The AppleIISd gets smart

It seems impossible that almost exactly six month have passed since my last blog entry and contribution to my AppleIISd project!

On the start of the new year I joined the choir of a professional production of Disney's The Hunchback of Notre Dame and was busy rehearsing all of January and February. Since then I have had a show at least twice a week. 🎵
In March and April I was busy moving flats and had been unpacking and rearranging stuff. I have only had time to get back to the Apple II in the last couple of weekends. However, I tried up a Smartport driver implementation for the AppleIISd using the very little information that is available: 

The name Smartport stands for both hardware and software. The hardware part is what most Apple II users are familiar with: it manifests itself as the disk port on the IIc, IIc+ and the IIgs. It is capable of talking to dumb 5.25" drives as the UniDisk and the DuoDisk, as well as both intelligent and unintelligent 3.5" drives. Theoretically, up to 127 devices may be hooked up to a Smartport controller. Lately there have been some Flash-based solutions developed for it. It seems that it was originally intended for printers and modems, as well, since there is a "character device" class defined, but this is "currently" not supported in either ProDOS or GS/OS. The AppleIISd is, like all other devices, a block device. I am not concerned about the hardware, as the AppleIISd is not a device, but a Smartport controller, itself.

Being a Smartport controller means that it must provide the software part and that is what I guess you could call a device driver protocol. The driver interface is an extension to the ProDOS device driver interface, providing information on both the controller and the connected devices. The most important feature is the use of 24-bit (or 32-bit) addresses for both buffer and blocks, instead of the 16-bit addresses in ProDOS. With this it is possible to use the full address space of the IIgs and access larger volumes than the 32 MB ProDOS volumes, e.g. the Macintosh's HFS volumes.

Status commands return, as one might have guessed, the controller's or device's status. Most of this information is static, only the card-detect and write-protect state are reflected. Control command may for example, eject a disk from a drive, reset an SCSI bus or attempt to take over the world. Currently the AppleIISd does not support any control commands.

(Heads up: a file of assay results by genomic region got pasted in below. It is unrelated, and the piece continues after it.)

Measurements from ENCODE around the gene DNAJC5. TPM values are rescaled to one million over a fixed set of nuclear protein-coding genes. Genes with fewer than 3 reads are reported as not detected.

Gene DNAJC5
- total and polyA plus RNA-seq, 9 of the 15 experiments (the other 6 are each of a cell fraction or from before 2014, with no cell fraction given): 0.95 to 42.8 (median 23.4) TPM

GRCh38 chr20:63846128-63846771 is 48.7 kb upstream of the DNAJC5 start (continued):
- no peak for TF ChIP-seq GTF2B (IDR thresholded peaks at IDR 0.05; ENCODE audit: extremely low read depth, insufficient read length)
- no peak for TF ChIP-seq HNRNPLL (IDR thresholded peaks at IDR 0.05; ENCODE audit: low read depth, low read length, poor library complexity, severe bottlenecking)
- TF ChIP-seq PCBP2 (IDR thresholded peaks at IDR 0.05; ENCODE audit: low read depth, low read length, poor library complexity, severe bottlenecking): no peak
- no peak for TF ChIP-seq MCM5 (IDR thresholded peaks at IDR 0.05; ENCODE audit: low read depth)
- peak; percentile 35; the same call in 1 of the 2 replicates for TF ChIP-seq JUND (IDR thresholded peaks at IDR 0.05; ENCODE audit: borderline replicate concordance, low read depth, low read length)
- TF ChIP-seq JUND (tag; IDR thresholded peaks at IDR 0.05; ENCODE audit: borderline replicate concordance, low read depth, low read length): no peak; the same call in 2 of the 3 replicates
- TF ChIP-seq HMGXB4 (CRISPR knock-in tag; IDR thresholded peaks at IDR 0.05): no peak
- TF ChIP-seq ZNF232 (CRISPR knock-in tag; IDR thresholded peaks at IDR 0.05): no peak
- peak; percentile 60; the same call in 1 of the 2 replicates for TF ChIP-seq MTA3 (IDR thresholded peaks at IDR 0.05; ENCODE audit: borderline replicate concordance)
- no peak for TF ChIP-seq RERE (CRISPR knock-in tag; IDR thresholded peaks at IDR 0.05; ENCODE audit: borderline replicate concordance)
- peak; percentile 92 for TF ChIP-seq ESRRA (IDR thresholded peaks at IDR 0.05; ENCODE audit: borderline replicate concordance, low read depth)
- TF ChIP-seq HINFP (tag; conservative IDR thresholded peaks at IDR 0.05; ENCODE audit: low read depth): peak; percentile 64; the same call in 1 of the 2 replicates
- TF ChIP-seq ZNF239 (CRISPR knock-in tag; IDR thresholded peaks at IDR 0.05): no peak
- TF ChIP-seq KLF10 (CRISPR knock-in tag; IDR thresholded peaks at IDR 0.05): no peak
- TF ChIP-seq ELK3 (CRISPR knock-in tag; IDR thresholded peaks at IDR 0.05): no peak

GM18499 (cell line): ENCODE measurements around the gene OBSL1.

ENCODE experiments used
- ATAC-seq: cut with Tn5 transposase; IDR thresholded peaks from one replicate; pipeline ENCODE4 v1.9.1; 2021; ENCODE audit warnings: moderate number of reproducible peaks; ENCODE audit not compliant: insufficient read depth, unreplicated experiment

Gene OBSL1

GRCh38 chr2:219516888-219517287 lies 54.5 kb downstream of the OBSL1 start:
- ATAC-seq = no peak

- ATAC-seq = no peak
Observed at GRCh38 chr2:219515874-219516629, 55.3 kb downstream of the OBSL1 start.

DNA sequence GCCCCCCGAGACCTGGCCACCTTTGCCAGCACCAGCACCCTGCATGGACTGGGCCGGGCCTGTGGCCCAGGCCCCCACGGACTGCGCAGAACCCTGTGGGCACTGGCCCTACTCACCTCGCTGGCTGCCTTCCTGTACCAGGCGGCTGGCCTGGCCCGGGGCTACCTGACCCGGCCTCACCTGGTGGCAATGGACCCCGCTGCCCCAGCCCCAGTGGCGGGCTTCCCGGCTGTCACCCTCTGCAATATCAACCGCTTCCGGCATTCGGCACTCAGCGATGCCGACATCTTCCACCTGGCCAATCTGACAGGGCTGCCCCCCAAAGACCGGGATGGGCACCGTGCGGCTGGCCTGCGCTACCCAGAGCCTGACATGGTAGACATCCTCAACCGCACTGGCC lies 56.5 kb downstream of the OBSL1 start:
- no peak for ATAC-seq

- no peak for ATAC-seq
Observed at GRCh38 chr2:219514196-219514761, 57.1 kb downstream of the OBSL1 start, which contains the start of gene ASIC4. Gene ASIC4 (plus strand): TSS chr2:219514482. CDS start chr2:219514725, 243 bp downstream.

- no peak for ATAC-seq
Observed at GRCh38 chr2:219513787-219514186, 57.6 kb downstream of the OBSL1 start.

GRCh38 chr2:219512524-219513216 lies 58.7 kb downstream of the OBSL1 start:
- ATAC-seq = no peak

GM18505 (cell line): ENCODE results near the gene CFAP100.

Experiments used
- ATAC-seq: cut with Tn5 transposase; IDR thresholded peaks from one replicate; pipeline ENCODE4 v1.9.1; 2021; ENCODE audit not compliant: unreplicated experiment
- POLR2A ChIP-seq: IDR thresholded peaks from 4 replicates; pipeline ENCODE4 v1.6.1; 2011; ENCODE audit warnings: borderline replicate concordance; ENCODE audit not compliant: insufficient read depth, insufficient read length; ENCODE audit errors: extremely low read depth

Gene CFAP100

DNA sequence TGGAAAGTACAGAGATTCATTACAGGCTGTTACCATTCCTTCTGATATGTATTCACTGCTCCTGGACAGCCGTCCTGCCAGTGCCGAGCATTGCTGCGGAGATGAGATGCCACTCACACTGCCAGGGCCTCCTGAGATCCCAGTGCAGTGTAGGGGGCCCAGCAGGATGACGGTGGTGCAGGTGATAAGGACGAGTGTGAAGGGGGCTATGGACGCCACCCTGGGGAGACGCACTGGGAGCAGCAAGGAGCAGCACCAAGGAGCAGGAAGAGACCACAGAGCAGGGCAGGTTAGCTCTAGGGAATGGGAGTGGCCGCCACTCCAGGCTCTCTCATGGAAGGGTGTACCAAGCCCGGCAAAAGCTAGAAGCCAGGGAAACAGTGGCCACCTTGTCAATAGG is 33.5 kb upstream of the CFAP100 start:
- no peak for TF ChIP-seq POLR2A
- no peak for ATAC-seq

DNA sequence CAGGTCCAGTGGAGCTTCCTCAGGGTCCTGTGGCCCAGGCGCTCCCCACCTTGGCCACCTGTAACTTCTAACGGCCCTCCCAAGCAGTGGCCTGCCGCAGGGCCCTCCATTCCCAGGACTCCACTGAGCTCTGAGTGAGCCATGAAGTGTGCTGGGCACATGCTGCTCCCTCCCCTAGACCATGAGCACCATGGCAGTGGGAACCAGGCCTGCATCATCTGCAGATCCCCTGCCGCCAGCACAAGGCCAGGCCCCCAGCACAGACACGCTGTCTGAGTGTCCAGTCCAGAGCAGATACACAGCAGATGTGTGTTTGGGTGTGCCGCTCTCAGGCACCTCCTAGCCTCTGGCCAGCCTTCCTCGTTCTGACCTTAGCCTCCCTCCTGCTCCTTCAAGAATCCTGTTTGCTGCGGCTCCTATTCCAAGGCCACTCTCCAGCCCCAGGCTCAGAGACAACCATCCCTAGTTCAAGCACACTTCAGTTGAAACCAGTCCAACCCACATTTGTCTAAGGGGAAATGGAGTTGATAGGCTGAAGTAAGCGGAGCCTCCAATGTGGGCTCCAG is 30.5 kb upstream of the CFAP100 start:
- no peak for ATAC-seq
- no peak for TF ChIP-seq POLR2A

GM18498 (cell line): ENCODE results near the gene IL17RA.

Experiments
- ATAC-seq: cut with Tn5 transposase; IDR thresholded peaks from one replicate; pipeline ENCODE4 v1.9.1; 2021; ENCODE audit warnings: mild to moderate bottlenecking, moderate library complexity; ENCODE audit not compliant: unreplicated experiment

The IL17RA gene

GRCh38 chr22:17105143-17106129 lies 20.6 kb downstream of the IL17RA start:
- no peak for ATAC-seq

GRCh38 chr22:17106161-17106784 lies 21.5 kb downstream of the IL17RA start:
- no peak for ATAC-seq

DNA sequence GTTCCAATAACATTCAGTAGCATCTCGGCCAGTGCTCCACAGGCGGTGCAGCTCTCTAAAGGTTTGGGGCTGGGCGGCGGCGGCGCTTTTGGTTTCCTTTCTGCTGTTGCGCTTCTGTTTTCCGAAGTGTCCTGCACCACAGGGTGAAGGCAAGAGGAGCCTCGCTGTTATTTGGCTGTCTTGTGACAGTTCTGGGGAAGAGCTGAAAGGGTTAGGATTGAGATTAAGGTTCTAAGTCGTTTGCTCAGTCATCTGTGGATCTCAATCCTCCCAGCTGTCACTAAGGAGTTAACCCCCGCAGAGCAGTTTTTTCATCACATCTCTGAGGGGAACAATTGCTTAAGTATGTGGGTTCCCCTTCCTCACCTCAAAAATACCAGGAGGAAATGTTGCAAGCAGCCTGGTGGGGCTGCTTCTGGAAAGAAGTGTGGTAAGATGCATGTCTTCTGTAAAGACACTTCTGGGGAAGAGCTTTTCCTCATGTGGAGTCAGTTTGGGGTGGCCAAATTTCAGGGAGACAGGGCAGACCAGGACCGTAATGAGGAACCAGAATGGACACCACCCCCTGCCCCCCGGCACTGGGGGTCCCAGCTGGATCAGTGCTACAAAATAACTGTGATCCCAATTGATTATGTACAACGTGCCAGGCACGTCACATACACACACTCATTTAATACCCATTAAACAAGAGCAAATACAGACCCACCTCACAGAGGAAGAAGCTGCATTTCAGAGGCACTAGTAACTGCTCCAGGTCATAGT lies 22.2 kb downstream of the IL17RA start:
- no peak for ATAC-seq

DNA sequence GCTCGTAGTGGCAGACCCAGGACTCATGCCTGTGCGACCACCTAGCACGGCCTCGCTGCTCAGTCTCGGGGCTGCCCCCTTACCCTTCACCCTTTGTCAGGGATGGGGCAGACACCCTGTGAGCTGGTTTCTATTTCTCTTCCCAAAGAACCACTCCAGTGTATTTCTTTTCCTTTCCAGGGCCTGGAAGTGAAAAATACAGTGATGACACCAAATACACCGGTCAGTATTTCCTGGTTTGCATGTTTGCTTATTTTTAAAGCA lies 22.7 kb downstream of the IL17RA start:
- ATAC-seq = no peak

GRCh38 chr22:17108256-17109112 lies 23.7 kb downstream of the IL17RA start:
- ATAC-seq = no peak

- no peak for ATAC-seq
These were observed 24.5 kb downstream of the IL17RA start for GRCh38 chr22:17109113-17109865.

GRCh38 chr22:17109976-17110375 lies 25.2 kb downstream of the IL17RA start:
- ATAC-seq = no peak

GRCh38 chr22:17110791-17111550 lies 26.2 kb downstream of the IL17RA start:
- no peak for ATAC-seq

Internally, the Smartport read and write commands are wrappers for the ProDOS read and write commands, as they are using the same 512-bytes-per-block approach. Each 32 MB ProDOS partition is represented by a device on the Smartport bus. Addressing a block on a device is done by adding a static offset to the block address, as was done previously in the ProDOS part when accessing the second "drive".

So far, the card supports four 32 MB ProDOS partitions that are "phantom-slotted" on ProDOS 8 and are directly accessibly on GS/OS. I plan to support two additional partitions and/or an additional, larger HFS volume.

My rather quick attempt to support the Smartport protocol seems to work, but there are two issues, at the moment. In the previous version it was possible to remove the SD card from the slot and GS/OS noticed this. The drive symbol was grayed out, just like when removing a 3.5" disk from a drive without dragging it to the trash (ejecting), first. Now, GS/OS only crashes.

The second issue involves the AppleShare FST. When it is loaded on startup, GS/OS crashes, too. This behavior may be due to memory reasons, as my GS only has 1.75 MB of RAM, which is supposedly barely enough for GS/OS 6 and AppleShare. I am working on that!

Check out the latest versions of my repo on GitHub in the "Smartport" branch. 


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